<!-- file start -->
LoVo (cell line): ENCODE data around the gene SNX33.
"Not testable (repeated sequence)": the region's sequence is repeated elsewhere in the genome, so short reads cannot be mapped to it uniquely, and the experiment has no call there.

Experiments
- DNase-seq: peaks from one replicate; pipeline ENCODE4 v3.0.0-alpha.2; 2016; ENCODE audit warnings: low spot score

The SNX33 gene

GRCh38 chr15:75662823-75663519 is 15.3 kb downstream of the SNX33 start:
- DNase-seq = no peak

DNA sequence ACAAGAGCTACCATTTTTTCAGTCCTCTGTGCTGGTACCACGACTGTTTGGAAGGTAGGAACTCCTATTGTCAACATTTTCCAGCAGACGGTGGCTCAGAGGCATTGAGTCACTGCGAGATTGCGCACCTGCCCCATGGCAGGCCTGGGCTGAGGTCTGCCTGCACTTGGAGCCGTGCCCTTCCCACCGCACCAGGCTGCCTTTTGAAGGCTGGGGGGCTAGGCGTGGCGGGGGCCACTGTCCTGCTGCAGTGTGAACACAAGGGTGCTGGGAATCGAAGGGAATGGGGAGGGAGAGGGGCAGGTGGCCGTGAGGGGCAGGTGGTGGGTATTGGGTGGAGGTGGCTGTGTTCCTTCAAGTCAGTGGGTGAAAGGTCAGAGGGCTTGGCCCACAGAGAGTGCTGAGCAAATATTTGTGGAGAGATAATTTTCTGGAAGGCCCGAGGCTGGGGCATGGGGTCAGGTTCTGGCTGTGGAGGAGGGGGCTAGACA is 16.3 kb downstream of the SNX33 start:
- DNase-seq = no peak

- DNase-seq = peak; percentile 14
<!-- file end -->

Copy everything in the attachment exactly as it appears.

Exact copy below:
LoVo (cell line): ENCODE data around the gene SNX33.
"Not testable (repeated sequence)": the region's sequence is repeated elsewhere in the genome, so short reads cannot be mapped to it uniquely, and the experiment has no call there.

Experiments
- DNase-seq: peaks from one replicate; pipeline ENCODE4 v3.0.0-alpha.2; 2016; ENCODE audit warnings: low spot score

The SNX33 gene

GRCh38 chr15:75662823-75663519 is 15.3 kb downstream of the SNX33 start:
- DNase-seq = no peak

DNA sequence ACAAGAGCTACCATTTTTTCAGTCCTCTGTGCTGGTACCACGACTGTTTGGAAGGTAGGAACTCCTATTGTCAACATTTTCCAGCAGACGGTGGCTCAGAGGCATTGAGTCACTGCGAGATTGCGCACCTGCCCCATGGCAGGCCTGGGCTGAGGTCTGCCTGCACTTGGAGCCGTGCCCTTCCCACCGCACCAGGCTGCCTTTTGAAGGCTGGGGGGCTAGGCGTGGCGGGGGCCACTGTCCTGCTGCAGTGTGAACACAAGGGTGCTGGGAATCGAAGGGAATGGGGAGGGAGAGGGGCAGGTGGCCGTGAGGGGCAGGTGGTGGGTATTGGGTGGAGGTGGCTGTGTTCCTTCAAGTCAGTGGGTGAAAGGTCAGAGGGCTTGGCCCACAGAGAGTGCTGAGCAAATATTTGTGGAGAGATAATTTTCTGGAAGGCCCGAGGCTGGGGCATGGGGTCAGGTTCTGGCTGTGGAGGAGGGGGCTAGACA is 16.3 kb downstream of the SNX33 start:
- DNase-seq = no peak

- DNase-seq = peak; percentile 14